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With the help of his prime minister, Schwarzenberg, and advisors such as Felix, Leo, and Alexander, Franz Joseph established the era known as neoabsolutism that lasted throughout the 1850s. The foundation of neoabsolutism spelled the defeat of Charles Albert of Sardinia, who had rebelled against Austria in 1849.
However, his on-going war with Hungary soon went out of control. This made him request Tsar Nicholas I of Russia to intervene. The Hungarians were defeated and absolute centralism was established.
After the death of Schwarzenberg in 1852, it became quite a task to find a man of his caliber. Thus, Franz himself took over the role of the prime minister.
On February 18, 1853, Franz was stabbed in the neck by Hungarian nationalist János Libény. Although, he bled and was wounded, Franz survived the assassination attempt due to the high collar of his uniform that enclosed his neck.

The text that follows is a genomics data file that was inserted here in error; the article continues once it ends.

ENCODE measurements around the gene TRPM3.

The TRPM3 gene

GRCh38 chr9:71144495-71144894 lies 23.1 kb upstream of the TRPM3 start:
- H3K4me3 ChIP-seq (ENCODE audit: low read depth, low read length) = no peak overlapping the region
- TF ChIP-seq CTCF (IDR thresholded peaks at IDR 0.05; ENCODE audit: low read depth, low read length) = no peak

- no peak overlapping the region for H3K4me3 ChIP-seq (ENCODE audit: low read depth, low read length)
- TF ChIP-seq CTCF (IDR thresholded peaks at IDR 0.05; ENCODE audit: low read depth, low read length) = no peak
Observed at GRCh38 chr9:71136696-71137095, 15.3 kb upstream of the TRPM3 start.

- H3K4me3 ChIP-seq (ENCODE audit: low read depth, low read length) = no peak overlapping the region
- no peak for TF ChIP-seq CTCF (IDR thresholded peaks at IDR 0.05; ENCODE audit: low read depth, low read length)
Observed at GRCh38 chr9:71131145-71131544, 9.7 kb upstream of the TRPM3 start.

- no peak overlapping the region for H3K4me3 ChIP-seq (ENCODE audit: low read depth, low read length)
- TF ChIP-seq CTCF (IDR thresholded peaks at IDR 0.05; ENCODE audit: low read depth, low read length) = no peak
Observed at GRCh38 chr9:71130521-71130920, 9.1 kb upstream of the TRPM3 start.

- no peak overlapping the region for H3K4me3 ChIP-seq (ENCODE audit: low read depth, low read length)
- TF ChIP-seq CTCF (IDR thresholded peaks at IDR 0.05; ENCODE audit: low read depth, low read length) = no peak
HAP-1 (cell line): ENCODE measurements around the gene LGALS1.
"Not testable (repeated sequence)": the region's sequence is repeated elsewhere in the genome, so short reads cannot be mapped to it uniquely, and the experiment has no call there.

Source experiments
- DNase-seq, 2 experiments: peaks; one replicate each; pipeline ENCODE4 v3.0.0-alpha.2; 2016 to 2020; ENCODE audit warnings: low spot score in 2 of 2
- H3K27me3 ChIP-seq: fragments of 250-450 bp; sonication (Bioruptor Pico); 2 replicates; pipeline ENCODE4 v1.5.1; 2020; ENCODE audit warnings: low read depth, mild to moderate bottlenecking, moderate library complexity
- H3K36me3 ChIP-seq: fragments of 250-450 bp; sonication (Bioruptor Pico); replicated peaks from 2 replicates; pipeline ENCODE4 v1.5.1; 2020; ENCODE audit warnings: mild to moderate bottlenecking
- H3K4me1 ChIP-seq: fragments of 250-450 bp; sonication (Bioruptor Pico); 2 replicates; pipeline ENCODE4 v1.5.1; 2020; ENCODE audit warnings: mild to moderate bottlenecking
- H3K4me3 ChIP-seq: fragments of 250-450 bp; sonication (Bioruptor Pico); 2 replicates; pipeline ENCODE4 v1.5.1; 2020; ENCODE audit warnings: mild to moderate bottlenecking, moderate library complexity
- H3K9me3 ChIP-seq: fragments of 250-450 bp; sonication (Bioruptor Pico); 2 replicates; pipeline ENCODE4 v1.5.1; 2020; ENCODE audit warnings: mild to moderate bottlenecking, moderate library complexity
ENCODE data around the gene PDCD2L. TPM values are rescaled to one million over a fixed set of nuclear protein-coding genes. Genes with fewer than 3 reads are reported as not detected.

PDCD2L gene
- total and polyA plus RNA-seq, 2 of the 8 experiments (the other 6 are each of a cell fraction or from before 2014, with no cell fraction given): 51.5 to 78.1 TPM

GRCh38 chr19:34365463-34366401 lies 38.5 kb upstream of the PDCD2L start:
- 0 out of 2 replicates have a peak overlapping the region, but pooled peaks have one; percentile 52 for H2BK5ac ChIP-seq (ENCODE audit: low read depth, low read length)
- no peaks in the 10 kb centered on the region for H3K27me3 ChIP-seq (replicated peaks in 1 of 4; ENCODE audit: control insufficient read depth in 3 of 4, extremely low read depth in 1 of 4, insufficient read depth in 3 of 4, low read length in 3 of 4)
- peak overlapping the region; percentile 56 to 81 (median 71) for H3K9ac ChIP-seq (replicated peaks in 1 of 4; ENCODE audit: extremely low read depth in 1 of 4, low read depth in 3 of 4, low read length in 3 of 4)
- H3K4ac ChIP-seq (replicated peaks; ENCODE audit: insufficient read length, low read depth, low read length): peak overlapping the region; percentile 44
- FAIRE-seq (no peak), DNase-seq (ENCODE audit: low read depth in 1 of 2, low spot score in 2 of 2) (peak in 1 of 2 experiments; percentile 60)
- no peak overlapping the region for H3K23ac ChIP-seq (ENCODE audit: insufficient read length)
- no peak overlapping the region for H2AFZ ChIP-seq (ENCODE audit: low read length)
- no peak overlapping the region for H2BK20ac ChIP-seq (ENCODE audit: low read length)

Libény was eventually tried and hanged for attempted regicide. A church was constructed on the site of the attack, which is now known as the ‘Votivkirche,’ and is situated near the ‘University of Vienna.’
Between 1859 and 1860, financial crisis made the Austrian government cut down on its expenses for the army. Unfortunately, the 1859 wars against the Kingdom of Sardinia and France added to the loss of a big chunk of the state treasury.
Moreover, the prime minister of Sardinia, Camillo Benso, included the French forces in his army to drive Austria out of Italy. Franz himself led his army as the commander-in-chief but could not prevent Solferino’s defeat.
He concluded the ‘Peace of Villafranca,’ which ceded Lombardy to Sardinia. The king of Prussia failed to show up at the congress of princes in Frankfurt in 1863, which proved that he did not consider Austria as the strongest German power anymore.
However, Franz tried to improve relations with Prussia by supporting the latter in its war against Denmark in 1864 but could not continue for a long time. The result was an impending war with Prussia.